3 Major e-commerce challenges:

High Competition: E-commerce continues to grow but it is also highly competitive. At the end of 2019 there were 3,6 million e-commerce sites in the USA. In 2020, this almost doubled to 6,6 million. Currently, in 2022 there are 10,4 million e-commerce sites. Even established brands are finding it hard to attract and engage consumers because they’re fatigued at being bombarded with marketing messages—most of which they find irrelevant.

High Consumer Expectations: Leaders in e-commerce set the bar high from the start, offering benefits such as same-day delivery, free returns, loyalty program perks and personalized recommendations. Consumers expect e-commerce to be easy and convenient and the smallest point of friction is often enough for them to churn.

Low Conversions: In e-commerce conversion rates are just 1.53% and declining compared to 2021 figures. This indicates that despite an abundance of choice and competitive pricing on e-commerce channels, it’s not enough to convince and convert. Brands and retailers are spending a significant amount on attracting visitors to their e-commerce sites only to lose them at different touchpoints in the customer journey.

According to analysts the key to e-commerce success is a differentiating customer experience (CX). However, CX is a moving target, always evolving according to changing consumer preferences and needs as well as marketplace and competitor influence. To be successful an e-commerce CX strategy needs to be agile, able to respond to changing consumer dynamics with relevant information and offers in real time.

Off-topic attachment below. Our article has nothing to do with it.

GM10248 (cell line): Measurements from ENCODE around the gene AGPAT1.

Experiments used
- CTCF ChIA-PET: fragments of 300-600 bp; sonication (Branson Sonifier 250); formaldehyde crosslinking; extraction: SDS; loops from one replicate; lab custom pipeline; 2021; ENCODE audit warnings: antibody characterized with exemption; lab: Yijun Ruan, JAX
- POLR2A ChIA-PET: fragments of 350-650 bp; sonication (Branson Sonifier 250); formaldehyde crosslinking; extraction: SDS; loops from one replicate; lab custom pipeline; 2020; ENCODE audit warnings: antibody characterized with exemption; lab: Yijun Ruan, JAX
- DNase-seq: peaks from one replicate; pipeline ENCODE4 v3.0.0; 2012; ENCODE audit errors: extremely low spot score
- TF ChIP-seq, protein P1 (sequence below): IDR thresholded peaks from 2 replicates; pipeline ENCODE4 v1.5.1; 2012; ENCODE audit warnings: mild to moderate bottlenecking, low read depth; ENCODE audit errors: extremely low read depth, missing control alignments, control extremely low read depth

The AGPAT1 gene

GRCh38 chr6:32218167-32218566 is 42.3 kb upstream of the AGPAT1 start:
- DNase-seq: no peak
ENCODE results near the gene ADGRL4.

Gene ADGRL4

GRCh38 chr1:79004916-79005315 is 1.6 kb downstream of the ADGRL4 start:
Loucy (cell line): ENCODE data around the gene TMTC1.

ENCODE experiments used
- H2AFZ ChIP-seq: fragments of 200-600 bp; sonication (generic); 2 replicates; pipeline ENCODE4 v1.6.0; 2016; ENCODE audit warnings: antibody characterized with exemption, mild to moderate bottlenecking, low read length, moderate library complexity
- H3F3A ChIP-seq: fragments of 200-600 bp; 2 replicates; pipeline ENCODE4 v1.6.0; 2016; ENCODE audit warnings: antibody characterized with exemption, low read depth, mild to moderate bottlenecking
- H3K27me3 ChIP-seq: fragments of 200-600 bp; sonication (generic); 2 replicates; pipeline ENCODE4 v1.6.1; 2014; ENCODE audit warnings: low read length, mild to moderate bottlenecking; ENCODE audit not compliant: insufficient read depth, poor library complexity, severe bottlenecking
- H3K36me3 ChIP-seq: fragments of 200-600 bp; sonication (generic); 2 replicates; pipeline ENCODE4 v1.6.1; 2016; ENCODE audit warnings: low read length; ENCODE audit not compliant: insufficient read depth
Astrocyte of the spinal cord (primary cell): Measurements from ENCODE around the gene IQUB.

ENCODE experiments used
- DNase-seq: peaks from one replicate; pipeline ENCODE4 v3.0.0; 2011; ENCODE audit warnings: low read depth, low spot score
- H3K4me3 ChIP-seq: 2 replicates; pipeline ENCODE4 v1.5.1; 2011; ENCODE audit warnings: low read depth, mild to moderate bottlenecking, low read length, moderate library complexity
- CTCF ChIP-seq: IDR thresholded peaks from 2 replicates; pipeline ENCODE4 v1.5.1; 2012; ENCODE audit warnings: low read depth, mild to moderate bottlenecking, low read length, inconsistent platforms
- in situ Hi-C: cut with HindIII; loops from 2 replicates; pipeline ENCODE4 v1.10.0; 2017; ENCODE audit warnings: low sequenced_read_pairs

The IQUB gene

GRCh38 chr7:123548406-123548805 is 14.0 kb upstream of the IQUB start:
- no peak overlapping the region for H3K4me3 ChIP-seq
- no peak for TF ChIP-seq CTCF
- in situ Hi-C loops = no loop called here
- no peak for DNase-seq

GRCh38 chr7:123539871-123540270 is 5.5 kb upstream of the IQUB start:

How to compete in e-commerce with experience optimization:

Experience optimization aims to build better connections with visitors at every touchpoint in the customer journey by learning from how they navigate through an e-commerce site. The process is powered by AI-driven experimentation, presenting unique experiences made up of different ideas and variables to see which visitors respond to. Low performing ideas can be paused so that traffic is optimized towards the top performing ideas to generate more lift. Plus new ideas can be added mid-experiment to improve the performance of the top ideas even more.

Optimization starts from when a visitor first clicks on an advert that takes them to a landing page. Depending on the desired outcomes, experience optimization can target a specific element of the customer journey such as the product detail page (PDP) or checkout. This can align to a strategy to improve conversion rates, reduce shopping cart abandonment, increase average order value (AOV), increase subscription sign ups or renewals, or customer lifetime value (CLV).

Experience optimization becomes even more effective when applied to existing subscribers or customers. Pairing data from past engagements with how they’re currently navigating the site creates opportunities to serve more personalized experiences. It’s a way to delight customers and ease them further along the customer journey by making the e-commerce experience relevant and effortless.

As e-commerce continues to grow, serving up relevant and personalized customer experiences is likely to remain a high priority. For media brands AI-driven experience optimization provides a way to experiment with thousands of ideas to discover what consumers find relevant. Even as this changes over time, AI-driven experimentation and personalization can continually serve relevant and engaging experiences which lead to higher conversions and other desired outcomes.

Competing in e-commerce requires a clear customer centric strategy that’s empowered by technologies able to keep pace with change. It makes leveraging existing subscribers to grow new revenue streams a reality.